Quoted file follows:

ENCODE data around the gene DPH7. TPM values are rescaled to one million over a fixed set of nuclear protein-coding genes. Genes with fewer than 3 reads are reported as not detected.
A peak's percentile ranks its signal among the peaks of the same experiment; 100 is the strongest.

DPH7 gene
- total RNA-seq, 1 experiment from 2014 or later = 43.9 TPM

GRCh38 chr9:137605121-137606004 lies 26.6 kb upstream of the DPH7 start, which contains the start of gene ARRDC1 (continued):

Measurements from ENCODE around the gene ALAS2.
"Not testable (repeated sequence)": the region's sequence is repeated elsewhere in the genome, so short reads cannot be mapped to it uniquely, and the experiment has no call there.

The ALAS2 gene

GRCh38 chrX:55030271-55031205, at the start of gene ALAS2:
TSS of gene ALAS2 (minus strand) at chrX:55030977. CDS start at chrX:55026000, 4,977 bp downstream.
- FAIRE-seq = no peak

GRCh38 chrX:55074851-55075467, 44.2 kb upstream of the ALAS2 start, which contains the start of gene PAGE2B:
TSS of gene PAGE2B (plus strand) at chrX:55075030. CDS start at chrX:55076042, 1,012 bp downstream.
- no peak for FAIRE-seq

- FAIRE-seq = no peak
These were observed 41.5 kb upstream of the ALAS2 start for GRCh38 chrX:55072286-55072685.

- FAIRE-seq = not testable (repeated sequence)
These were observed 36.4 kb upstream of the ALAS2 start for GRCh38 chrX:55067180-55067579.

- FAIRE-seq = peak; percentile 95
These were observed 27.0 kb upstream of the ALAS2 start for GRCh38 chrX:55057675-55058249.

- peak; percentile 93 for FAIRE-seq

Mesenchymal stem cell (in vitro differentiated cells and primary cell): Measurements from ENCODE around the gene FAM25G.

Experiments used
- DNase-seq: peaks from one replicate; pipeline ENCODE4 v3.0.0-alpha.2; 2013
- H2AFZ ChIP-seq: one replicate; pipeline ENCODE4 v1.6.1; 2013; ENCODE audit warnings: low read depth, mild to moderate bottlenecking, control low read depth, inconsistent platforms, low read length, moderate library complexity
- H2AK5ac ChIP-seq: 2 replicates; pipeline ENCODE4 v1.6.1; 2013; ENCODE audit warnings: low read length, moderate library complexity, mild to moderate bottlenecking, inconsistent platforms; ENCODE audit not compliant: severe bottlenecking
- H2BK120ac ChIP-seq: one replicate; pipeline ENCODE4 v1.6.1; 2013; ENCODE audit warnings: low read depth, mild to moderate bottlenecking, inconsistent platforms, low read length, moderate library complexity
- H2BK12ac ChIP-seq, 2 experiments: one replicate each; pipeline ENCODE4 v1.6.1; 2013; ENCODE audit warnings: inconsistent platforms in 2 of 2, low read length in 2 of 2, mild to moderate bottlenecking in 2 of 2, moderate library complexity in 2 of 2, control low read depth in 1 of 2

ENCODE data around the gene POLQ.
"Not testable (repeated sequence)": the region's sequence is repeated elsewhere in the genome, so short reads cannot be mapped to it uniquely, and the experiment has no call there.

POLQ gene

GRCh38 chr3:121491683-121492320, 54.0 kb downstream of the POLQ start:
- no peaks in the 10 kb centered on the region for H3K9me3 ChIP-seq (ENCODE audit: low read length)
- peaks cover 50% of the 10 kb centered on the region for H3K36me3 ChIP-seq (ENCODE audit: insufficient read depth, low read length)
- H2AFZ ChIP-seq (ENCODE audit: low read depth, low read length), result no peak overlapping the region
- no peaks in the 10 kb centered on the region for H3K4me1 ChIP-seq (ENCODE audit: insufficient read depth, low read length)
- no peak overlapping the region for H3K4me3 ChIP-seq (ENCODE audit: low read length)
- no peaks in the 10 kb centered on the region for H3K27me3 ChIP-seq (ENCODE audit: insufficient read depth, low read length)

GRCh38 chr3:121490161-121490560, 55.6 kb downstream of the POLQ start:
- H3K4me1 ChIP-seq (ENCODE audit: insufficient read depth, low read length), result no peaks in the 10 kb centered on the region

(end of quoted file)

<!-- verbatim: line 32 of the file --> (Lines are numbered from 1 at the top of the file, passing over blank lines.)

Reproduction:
GRCh38 chr3:121491683-121492320, 54.0 kb downstream of the POLQ start: